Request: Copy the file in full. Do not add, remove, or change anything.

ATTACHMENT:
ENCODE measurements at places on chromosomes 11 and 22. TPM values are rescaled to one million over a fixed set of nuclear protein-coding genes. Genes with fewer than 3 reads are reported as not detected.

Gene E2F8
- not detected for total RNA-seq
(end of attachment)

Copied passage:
ENCODE measurements at places on chromosomes 11 and 22. TPM values are rescaled to one million over a fixed set of nuclear protein-coding genes. Genes with fewer than 3 reads are reported as not detected.

Gene E2F8
- not detected for total RNA-seq